In my discussion with director Lisa Cholodenko about her new film, The Kids are All Right -- about a sperm donor (Mark Ruffalo) abruptly entering the lives of a lesbian couple (Annette Bening and Julianne Moore) whose children were spawned from his seed -- I mentioned to her that the tone felt distinctly Southern Californian. Just to be clear: Despite my typical, knee-jerk attitude as a chauvinistic New Yorker, that comment wasn't meant as a slap. It's just that there's something in the trappings of the characters' lives, in their careers (Ruffalo plays a locavorish restaurateur; Moore is a landscaper), and in the overall sunny feel of the film even as relationships are being fractured and reassembled, that left me feeling that, though this story could really have taken place anywhere, it couldn't have played out quite as it does in this particular setting.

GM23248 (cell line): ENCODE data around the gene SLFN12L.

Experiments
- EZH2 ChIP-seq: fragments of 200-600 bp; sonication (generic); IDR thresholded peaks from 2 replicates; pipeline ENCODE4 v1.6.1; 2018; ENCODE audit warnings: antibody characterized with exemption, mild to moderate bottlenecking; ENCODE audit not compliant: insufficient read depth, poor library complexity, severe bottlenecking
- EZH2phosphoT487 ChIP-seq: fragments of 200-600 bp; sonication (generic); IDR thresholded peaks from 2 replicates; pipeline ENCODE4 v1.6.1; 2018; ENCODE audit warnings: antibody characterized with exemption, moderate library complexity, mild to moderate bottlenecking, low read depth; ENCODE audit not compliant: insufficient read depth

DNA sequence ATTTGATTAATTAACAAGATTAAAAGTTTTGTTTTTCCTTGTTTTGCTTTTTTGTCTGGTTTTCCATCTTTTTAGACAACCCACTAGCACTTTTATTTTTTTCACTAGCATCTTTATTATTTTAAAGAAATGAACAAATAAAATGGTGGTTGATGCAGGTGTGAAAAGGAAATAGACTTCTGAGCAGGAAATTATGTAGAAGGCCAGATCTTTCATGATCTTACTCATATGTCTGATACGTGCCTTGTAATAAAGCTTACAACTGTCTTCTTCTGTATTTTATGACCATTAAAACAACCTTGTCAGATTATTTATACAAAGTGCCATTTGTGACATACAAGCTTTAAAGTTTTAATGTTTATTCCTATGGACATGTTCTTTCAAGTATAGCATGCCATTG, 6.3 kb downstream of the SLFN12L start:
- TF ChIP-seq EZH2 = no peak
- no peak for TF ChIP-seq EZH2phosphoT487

Which is good, I think. The left coast locale provides context to the way Bening and Moore style themselves as models of a progressive, twenty-first century couple, and a affords a certain, reassuring optimism as the complications thrown in the characters' paths become increasingly challenging. As with her previous film, High Art, Cholodenko knows how to dig under the skin of modern relationships, without shortchanging her characters or overselling the drama. Turns out it's not suprising that this is coming out in the summer -- Kids is a cool counterpoint to all the massive explosions and CG aliens that have invaded theaters elsewhere.
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